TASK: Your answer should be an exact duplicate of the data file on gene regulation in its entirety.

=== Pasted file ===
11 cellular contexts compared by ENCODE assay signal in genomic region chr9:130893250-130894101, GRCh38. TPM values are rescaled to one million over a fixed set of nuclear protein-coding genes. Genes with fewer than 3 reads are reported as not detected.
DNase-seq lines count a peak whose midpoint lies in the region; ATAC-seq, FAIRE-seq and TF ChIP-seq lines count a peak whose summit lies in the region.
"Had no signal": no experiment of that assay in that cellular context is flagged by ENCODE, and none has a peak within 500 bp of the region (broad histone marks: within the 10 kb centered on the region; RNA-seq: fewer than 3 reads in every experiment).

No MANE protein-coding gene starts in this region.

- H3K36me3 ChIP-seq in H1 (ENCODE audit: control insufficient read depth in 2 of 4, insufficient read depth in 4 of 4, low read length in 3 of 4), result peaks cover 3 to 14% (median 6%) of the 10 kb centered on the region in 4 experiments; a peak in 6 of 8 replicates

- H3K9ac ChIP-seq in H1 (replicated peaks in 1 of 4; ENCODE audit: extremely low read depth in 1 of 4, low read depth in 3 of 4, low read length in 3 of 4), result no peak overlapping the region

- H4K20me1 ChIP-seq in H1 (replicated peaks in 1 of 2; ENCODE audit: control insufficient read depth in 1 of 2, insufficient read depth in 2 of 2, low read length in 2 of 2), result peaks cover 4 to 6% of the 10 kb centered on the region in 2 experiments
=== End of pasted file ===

11 cellular contexts compared by ENCODE assay signal in genomic region chr9:130893250-130894101, GRCh38. TPM values are rescaled to one million over a fixed set of nuclear protein-coding genes. Genes with fewer than 3 reads are reported as not detected.
DNase-seq lines count a peak whose midpoint lies in the region; ATAC-seq, FAIRE-seq and TF ChIP-seq lines count a peak whose summit lies in the region.
"Had no signal": no experiment of that assay in that cellular context is flagged by ENCODE, and none has a peak within 500 bp of the region (broad histone marks: within the 10 kb centered on the region; RNA-seq: fewer than 3 reads in every experiment).

No MANE protein-coding gene starts in this region.

- H3K36me3 ChIP-seq in H1 (ENCODE audit: control insufficient read depth in 2 of 4, insufficient read depth in 4 of 4, low read length in 3 of 4), result peaks cover 3 to 14% (median 6%) of the 10 kb centered on the region in 4 experiments; a peak in 6 of 8 replicates

- H3K9ac ChIP-seq in H1 (replicated peaks in 1 of 4; ENCODE audit: extremely low read depth in 1 of 4, low read depth in 3 of 4, low read length in 3 of 4), result no peak overlapping the region

- H4K20me1 ChIP-seq in H1 (replicated peaks in 1 of 2; ENCODE audit: control insufficient read depth in 1 of 2, insufficient read depth in 2 of 2, low read length in 2 of 2), result peaks cover 4 to 6% of the 10 kb centered on the region in 2 experiments